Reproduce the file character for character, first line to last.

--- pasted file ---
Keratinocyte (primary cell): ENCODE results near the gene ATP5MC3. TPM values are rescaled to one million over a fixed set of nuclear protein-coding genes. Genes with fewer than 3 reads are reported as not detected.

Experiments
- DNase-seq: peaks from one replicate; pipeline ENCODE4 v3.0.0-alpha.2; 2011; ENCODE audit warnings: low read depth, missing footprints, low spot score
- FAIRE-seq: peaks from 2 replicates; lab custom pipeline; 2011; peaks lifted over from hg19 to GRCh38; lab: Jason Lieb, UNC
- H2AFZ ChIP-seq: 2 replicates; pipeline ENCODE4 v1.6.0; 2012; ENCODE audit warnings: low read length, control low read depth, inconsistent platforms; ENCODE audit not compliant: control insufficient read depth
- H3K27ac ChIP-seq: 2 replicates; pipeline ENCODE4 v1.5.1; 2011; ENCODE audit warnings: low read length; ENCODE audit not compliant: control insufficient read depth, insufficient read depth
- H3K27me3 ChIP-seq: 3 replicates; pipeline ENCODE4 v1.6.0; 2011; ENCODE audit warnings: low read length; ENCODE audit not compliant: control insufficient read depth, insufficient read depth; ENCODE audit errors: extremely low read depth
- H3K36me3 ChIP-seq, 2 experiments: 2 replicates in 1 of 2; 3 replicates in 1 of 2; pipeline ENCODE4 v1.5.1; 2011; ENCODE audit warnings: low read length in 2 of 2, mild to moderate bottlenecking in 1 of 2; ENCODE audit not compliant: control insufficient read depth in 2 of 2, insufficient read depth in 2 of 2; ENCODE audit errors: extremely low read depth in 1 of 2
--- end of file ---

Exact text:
Keratinocyte (primary cell): ENCODE results near the gene ATP5MC3. TPM values are rescaled to one million over a fixed set of nuclear protein-coding genes. Genes with fewer than 3 reads are reported as not detected.

Experiments
- DNase-seq: peaks from one replicate; pipeline ENCODE4 v3.0.0-alpha.2; 2011; ENCODE audit warnings: low read depth, missing footprints, low spot score
- FAIRE-seq: peaks from 2 replicates; lab custom pipeline; 2011; peaks lifted over from hg19 to GRCh38; lab: Jason Lieb, UNC
- H2AFZ ChIP-seq: 2 replicates; pipeline ENCODE4 v1.6.0; 2012; ENCODE audit warnings: low read length, control low read depth, inconsistent platforms; ENCODE audit not compliant: control insufficient read depth
- H3K27ac ChIP-seq: 2 replicates; pipeline ENCODE4 v1.5.1; 2011; ENCODE audit warnings: low read length; ENCODE audit not compliant: control insufficient read depth, insufficient read depth
- H3K27me3 ChIP-seq: 3 replicates; pipeline ENCODE4 v1.6.0; 2011; ENCODE audit warnings: low read length; ENCODE audit not compliant: control insufficient read depth, insufficient read depth; ENCODE audit errors: extremely low read depth
- H3K36me3 ChIP-seq, 2 experiments: 2 replicates in 1 of 2; 3 replicates in 1 of 2; pipeline ENCODE4 v1.5.1; 2011; ENCODE audit warnings: low read length in 2 of 2, mild to moderate bottlenecking in 1 of 2; ENCODE audit not compliant: control insufficient read depth in 2 of 2, insufficient read depth in 2 of 2; ENCODE audit errors: extremely low read depth in 1 of 2